Volcanic Tongue Catalogue

Paul Dunmall/Chris Corsano
Identical Sunsets

ESP Disk 4058


Raging free jazz duo blat from saxophonist Paul Dunmall (here doubling on border pipes) and drummer Chris Corsano, marking Corsano’s first –fated! - appearance on ESP Disk. Following in the tradition of ESP’s first classic free jazz run, Identical Sunsets is an ass-blasting high energy side. The title track is a particular monster, with Dunmall’s ululating border pipes conjuring the ghost of Albert Ayler’s bagpipes with psychedelic overtones and raw folk passion. Corsano is, of course, amazing. One of the first releases from the revived ESP Disk that feels worthy of the label. Highly recommended. 

Brooklyn Wednesday

Corwood 0789


DVD edition featuring both sets from this trio show with Sterling Smith on guitar and vocals, Chris Corsano on drums and Matt Heyner on bass, live at Issue Project Room, Brooklyn, New York, September 7th, 2005. The sound is closer to the 'classic' Neilson/Youngs live blats but with a more straightahead garage/punk feel, with Sterling playing some of his oddest electric guitar downs while Heyner moves from groaning electric bass monoliths across the first set to quiet, semi-audible acoustic bass on the second. The second set is consequently the weirdest, with the extra space generated by Heyner fully inhabited by very minimal guitar work from Sterling and some oddly dramatised lyrical set-ups. Corsano plays it pretty straight for the bulk, riding behind Sterling's guitar like a steamroller, and at points the vocal delivery combines with the overall bounce of the rhythm section to birth something that seems to owe more to The Minutemen than any sort of avant blues tradition. The songs are great, moving from devastating emotionally wrought confessionals through to funny situational set pieces and Sterling really stretches out on vocals and is obviously enjoying the performance.

Colour Them Gone

Nyali Recordings #7


World-beating free music duo of Heather Leigh on pedal steel and vocals and Chris Corsano on drums, following on in style from their Family Vineyard LP. Once more recorded and mixed by Andreas Jonsson the sound is as dazzling as their debut, with three tracks that move from ferocious post-Sharrock power blues through new zones of smoky, spectral tone. The opener comes straight out of The Rocker, with Heather’s bad motor scooter guitar burning asphalt while Corsano plays in four directions at a time, ducking air raid warnings with an amphetamine dexterity. Second track, “White Spider” is a whole new bomb, with the duo navigating a kind of psychedelic giallo atmosphere with Corsano making like an orchestra of Max Roachs while Heather plays spectral strings and floating tones that are straight out of the Nicolai/Morricone songbook. The closing “Freezing Shark” might be the most radical recording they’ve nailed to the floor, with an unaccompanied vocal from Heather driven straight through the wall by Corsano before the guitar explodes like a heavy metal Masayuki Takayanagi playing future blues. This is such a great, invigorating shot from the source and it confirms a whole buncha things that are important in underground music: energy, passion, actual playing, speed-of-thought improvisation. Who else comes close? Hand-numbered edition of 297 copies. Highest possible recommendation!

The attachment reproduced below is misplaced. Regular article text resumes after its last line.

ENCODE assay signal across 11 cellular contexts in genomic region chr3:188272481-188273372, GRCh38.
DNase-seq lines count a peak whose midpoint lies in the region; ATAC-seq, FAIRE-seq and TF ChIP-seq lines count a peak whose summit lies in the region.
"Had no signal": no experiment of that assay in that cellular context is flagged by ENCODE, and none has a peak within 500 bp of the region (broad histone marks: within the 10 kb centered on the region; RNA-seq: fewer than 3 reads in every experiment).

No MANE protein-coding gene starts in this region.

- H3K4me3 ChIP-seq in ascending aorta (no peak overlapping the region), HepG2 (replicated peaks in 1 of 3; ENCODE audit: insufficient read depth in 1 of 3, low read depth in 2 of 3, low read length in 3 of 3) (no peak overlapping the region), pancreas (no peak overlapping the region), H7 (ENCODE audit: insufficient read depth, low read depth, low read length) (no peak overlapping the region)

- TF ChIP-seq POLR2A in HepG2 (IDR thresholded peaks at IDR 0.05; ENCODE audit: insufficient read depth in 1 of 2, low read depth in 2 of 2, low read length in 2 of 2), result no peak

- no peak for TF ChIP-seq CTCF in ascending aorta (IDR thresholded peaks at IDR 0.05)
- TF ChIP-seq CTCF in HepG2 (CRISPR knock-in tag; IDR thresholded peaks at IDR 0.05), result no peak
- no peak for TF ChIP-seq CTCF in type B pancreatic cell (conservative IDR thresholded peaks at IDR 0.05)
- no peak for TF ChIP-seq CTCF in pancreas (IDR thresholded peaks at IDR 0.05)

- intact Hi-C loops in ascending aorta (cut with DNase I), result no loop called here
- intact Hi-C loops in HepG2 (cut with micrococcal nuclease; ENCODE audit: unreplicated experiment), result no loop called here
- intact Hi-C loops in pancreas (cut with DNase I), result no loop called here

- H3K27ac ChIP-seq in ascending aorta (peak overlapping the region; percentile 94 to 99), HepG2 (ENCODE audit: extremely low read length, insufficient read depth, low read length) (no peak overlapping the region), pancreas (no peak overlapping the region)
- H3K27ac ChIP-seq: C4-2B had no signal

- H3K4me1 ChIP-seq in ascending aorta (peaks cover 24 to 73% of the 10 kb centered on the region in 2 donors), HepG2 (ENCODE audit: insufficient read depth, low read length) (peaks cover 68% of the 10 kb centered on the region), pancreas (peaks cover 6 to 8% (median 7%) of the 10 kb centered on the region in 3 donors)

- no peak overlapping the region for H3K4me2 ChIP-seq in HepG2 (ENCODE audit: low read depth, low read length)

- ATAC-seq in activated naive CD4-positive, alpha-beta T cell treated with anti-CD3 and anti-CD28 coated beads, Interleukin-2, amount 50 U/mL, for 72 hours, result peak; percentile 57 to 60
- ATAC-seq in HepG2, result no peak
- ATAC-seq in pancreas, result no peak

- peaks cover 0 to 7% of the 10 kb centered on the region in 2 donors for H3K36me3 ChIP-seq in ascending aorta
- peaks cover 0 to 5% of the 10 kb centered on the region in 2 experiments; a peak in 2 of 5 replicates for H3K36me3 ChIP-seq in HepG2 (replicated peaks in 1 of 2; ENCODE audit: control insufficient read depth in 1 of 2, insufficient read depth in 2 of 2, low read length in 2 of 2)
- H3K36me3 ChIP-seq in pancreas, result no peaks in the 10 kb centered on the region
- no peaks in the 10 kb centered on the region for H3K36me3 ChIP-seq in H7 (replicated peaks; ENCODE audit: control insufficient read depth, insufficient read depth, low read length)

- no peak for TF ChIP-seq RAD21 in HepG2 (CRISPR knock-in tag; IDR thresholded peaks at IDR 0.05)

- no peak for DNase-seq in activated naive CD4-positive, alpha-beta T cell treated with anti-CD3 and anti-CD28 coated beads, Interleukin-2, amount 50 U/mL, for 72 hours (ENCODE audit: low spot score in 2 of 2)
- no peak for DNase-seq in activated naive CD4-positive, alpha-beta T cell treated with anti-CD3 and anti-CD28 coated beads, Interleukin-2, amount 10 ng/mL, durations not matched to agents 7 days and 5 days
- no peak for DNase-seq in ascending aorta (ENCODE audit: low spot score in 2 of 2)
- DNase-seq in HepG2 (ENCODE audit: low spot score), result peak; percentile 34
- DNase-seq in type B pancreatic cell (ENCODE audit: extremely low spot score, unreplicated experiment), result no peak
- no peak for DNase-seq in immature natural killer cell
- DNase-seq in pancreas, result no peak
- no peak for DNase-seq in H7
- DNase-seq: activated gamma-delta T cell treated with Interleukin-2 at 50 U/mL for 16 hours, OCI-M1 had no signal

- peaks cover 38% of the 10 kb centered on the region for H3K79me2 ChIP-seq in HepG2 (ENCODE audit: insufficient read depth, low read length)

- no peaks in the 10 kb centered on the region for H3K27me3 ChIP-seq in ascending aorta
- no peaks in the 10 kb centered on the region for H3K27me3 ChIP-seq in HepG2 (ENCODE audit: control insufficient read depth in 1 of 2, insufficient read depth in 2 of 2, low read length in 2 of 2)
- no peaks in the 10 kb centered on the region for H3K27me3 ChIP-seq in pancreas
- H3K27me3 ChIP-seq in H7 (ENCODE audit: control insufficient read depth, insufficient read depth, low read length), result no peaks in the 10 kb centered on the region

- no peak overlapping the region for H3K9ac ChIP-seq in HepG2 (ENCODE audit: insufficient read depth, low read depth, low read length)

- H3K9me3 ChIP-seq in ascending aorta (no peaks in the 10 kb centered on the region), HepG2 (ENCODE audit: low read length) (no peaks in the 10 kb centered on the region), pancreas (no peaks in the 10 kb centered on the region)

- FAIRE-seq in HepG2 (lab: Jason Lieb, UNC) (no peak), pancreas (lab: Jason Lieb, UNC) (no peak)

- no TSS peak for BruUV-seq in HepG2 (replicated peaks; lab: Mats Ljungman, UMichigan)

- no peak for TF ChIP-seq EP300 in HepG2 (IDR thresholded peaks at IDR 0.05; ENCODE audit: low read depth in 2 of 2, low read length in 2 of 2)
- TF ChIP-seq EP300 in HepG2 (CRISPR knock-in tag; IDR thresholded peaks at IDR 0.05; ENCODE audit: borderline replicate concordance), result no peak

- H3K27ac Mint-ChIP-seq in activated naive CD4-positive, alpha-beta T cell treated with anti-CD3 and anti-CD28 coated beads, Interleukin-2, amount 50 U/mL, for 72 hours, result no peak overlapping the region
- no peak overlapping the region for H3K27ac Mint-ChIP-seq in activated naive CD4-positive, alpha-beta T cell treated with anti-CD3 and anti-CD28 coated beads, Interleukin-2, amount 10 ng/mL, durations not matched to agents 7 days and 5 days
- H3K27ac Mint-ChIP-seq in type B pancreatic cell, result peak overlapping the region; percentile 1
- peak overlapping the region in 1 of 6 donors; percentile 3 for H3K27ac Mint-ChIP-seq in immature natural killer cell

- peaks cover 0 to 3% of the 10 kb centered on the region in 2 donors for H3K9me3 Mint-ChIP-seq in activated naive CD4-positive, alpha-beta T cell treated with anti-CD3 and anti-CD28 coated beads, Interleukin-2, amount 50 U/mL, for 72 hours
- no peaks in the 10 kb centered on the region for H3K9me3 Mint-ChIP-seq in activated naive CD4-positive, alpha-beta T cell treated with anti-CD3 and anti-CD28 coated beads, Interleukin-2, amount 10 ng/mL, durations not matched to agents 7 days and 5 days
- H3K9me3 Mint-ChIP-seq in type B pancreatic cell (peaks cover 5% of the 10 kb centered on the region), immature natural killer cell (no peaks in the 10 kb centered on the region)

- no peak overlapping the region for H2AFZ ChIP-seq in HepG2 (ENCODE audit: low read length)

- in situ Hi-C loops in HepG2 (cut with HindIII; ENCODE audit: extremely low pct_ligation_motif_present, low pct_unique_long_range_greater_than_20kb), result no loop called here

Akira Sakata/Giovanni Di Domenico

Mbari Musica Mbari-21


Stunning studio set from this legendary Japanese free jazz saxophonist in the company of pianist Giovanni Di Domenico: Sakata plays alto sax, clarinet, bells and shakers and he sings in a spontaneous old man of the mountains/crazy wisdom style. This is a blazing set w/a heady diamond-sharp, questing appeal. Akira Sakata has long been one of the key players on the Japanese free jazz underground, playing as a part of Yamashita Yosuke’s trio and forging alliances with players like Peter Brotzmann and Sonny Sharrock, who he played with as part of Last Exit, as well as noise groups like Hijokaidan. When he’s blasting on all cylinders he has all the emotive power of a David S. Ware or a Peter Brotzmann, but he’s just as likely to get down with the weird, sinuous melodic lines of a Dolphy or a Lacy. Di Domenico is a stunning foil, sometimes extrapolating Sakata’s lines, other times creating weird, dunting bass counterpoints, worrying over great boulders of bottom end w/all the deliberately inchoate tactile doofs of a Dumitrescu before devolving in light, skipping patterns and flighty, extended runs. The atmosphere shunts from gregarious power visions of the sound of now through quizzical, haiku-like asides out into pure meat joy song-forms, making this one of the premier duo exchange’s of recent years. A stand-out set, very highly recommended!